"So there are different ways Episcopalians have of expressing the faith. It's not only different modes of expressing it but of experiencing it. If everyone around you is speaking in tongues, then that might be what comes to you as natural. If there were some mode of expression that was essentially religious, then that would mean every religious person experienced it, no matter where they lived. But instead, these different experiences and different expressions vary tremendously. My father, with all of his rationalism, would have been much better in the Northeast than he would have in Ohio. There's a very different discernment process, for instance, in New York than in Ohio, where my father is."

I said that I felt bad for Ms. Proctor's father, that his Ohio discernment committee turned him away and refused him the possibility of studying for the priesthood.

"I did too. I thought that was extremely sad. And apparently somewhat common. When I was speaking with people in the national church who develop the discernment process and monitor it and help different areas develop it, and I explained my father's process, they shook their head sympathetically and said, 'Sometimes, you know, it doesn't work. ' "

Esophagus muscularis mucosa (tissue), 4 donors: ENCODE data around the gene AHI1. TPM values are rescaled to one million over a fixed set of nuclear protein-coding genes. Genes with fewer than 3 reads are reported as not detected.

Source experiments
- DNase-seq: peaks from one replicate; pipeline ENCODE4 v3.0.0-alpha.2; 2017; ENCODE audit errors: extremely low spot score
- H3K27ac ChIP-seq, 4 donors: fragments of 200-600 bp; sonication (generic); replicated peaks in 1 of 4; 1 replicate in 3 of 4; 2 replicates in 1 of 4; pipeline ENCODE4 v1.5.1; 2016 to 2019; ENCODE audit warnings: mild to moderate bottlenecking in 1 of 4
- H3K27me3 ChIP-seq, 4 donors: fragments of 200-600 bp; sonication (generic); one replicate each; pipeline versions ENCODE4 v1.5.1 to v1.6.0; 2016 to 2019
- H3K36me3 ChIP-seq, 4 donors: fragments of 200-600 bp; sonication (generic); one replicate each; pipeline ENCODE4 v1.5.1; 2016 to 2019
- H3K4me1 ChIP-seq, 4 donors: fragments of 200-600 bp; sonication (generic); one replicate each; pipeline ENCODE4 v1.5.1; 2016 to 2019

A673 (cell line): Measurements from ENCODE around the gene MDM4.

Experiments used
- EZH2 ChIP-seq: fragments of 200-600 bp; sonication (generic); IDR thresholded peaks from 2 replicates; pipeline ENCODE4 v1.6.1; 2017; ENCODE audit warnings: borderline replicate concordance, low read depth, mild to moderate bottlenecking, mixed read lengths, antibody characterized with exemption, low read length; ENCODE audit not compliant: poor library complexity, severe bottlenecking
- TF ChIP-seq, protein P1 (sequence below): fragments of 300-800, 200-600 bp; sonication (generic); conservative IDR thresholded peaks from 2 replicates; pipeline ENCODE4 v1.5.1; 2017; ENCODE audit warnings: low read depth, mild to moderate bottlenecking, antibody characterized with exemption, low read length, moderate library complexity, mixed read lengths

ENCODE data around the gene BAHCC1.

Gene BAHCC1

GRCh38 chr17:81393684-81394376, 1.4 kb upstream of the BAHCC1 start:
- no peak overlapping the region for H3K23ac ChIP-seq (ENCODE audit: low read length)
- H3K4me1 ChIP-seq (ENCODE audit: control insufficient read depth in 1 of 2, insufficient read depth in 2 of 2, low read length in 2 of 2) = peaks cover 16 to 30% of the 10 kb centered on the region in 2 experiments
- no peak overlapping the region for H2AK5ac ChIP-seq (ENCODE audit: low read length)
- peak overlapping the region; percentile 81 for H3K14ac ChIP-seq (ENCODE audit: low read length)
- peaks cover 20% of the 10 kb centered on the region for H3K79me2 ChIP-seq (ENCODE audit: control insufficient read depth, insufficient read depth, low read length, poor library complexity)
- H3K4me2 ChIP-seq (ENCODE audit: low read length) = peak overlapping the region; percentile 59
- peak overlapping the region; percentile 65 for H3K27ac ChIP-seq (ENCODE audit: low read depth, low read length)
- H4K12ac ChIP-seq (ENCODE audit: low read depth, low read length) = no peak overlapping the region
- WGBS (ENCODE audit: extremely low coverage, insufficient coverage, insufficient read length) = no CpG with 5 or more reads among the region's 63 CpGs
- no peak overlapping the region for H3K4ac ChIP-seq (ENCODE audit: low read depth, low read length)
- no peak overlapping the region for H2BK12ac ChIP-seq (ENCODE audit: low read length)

In her book, Ms. Proctor writes about "calling." I asked what "calling" meant to her.

"People have talked about it over the centuries; they've looked for different ways to express it, but I think of calling as the idea that you are doing something that you are inherently supposed to do."

"It's your gift?"

"Your mission. But, as I discuss in the book, I think that we wrestle with the core reasons behind decisions we make that are not explainable in pragmatic terms. When we think about whether to get married, whether to go to college, whether to change a job, we are thinking about calling or mission. These decisions are about 'want,' but 'want' that feels like need. We may need to be a fireman and save people's lives. We may need to try to stop a war or do what we think we can do to stop a war.